And the widow they all thought so shy, my eye!
Ne'er thought of a simper or sigh, for why?
"But, Lucius," says she, "since you've now made so free,
You may marry your Mary Malone, ohone!
You may marry your Mary Malone."

How to Make Love for a Friend

A TALL, dashing-looking, half-swaggering fellow, in a very sufficient envelope of box coats, entered the coffee-room, and unwinding a shawl from his throat, showed me the honest and manly countenance of my friend Jack Waller, of the th dragoons, with whom I had served in the Peninsula.

Five minutes sufficed for Jack to tell me that he was come down on a bold speculation, at this unseasonable time for Cheltenham; that he was quite sure his fortune was about to be made in a few weeks at furthest, and what seemed nearly as engrossing a topic-that he was perfectly famished, and desired a hot supper, tout de suite.

Jack having despatched this agreeable meal with a traveller's appetite, proceeded to unfold his plans to me as follows:

There resided somewhere near Cheltenham, in what direction he did not absolutely know, an old East India colonel, who had returned from a long career of successful staffduties and government contracts, with the moderate fortune of two hundred thousand. He possessed, in addition, a son and a daughter; the former being a rake and a gambler, he had long since consigned to his own devices, and to the latter he had avowed his intention of leaving all his wealth. That she was beautiful as an angel-highly accomplished—

gifted-agreeable-and all that, Jack, who had never seen her, was firmly convinced; that she was also bent resolutely on marrying him, or any other gentleman whose claims were principally the want of money, he was quite ready to swear to; and, in fact, so assured did he feel that "the whole affair was feasible" (I use his own expression), that he had managed a two months' leave, and was come down express to see, make love to, and carry her off at once.

"But," said I, with difficulty interrupting him, "how long have you known her father?"

"Know him? I never saw him."

"Well, that certainly is cool; and how do you propose making his acquaintance? Do you intend to make him a particeps criminis in the elopement of his own daughter, for a consideration to be hereafter paid out of his own money?"

"Just hear me out without interruption, and I'll explain. I'll first discover the locale of this worthy colonel-Hydrabad Cottage,' he calls it; good, eh?-then I shall proceed to make a tour of the immediate vicinity, and either be taken dangerously ill in his grounds, within ten yards of the hall-door, or be thrown from my gig at the gate of his avenue, and fracture my skull; I don't care much which. Well, then, as I learn that the old gentleman is the most kind, hospitable fellow in the world, he'll admit me at once; his daughter will tend my sick couch-nurse-read to me; glorious fun, Harry. I'll make fierce love to her; and now, the only point to be decided is whether, having partaken of the colonel's hospitality so freely, I ought to carry her off, or marry her with papa's consent. You see there is much to be said for either line of proceeding."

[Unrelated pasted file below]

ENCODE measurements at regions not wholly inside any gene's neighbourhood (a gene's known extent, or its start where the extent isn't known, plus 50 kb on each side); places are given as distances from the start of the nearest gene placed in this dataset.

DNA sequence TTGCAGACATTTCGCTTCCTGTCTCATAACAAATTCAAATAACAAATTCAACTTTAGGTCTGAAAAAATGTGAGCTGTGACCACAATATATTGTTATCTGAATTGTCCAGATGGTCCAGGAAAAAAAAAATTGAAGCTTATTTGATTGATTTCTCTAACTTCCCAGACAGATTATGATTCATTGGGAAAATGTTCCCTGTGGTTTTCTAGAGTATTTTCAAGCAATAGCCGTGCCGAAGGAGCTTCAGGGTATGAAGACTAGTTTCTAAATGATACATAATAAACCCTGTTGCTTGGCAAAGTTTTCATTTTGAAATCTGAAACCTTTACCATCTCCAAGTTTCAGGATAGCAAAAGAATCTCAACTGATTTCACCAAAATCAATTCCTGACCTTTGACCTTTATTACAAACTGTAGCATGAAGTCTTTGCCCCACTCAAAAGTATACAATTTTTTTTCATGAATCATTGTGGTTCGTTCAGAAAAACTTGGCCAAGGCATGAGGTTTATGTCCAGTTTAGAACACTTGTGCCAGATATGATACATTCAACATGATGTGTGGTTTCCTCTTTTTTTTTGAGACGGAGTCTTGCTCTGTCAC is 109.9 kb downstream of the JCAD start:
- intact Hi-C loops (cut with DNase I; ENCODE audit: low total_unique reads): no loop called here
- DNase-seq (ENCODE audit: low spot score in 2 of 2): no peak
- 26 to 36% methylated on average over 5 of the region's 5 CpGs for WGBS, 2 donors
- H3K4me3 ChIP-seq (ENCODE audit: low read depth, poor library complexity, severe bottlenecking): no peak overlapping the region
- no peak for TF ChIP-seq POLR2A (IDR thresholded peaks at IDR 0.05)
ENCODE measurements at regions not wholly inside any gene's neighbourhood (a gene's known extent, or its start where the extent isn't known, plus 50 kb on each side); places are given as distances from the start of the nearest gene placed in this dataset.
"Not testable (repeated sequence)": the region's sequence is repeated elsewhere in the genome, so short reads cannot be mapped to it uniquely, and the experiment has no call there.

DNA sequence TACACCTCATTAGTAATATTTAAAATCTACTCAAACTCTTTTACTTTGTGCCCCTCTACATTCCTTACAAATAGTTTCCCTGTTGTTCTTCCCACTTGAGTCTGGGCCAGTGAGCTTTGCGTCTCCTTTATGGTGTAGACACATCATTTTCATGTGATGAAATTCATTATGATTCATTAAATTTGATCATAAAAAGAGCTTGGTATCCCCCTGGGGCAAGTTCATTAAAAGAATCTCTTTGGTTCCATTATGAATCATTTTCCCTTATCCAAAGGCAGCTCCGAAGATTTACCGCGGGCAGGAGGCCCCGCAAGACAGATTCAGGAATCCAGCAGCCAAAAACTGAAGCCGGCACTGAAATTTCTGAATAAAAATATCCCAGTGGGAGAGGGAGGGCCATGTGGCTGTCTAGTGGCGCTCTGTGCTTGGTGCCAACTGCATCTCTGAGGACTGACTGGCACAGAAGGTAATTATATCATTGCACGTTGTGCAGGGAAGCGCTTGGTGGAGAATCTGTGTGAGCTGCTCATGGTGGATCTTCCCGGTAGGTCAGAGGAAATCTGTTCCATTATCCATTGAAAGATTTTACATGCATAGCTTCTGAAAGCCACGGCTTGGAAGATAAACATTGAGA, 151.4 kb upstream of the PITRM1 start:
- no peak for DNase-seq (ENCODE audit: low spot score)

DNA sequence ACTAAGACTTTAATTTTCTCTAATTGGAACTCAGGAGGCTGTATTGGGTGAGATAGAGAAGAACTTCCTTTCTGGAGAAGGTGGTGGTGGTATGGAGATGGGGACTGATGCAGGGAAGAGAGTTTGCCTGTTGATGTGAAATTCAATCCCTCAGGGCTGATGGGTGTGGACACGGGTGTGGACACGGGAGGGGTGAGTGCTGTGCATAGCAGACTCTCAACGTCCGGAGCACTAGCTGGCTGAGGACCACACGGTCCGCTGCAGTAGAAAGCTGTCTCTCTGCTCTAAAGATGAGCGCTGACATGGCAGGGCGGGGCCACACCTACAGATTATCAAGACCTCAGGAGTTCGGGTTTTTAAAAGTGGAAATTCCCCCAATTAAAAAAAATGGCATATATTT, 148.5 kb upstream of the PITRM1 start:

"I certainly agree with you there; but since you seem to

see your way so clearly up to that point, why, I should advise you leaving that an 'open question,' as the ministers say, when they are hard pressed for an opinion."

"Well, Harry, I consent; it shall remain so. Now for your part, for I have not come to that."

"Mine," said I in amazement; "why, how can I possibly have any character assigned me in the drama?"

“I'll tell you, Harry; you shall come with me in the gig, in the capacity of my valet."

"Your what?" said I, horror-struck at his impudence. "Come, no nonsense, Harry, you'll have a glorious time of it shall choose as becoming a livery as you like—and you'll have the whole female world below stairs dying for you; and all I ask for such an opportunity vouchsafed to you is to puff me, your master, in every possible shape and form, and represent me as the finest and most liberal fellow in the world, rolling in wealth, and only striving to get rid of it."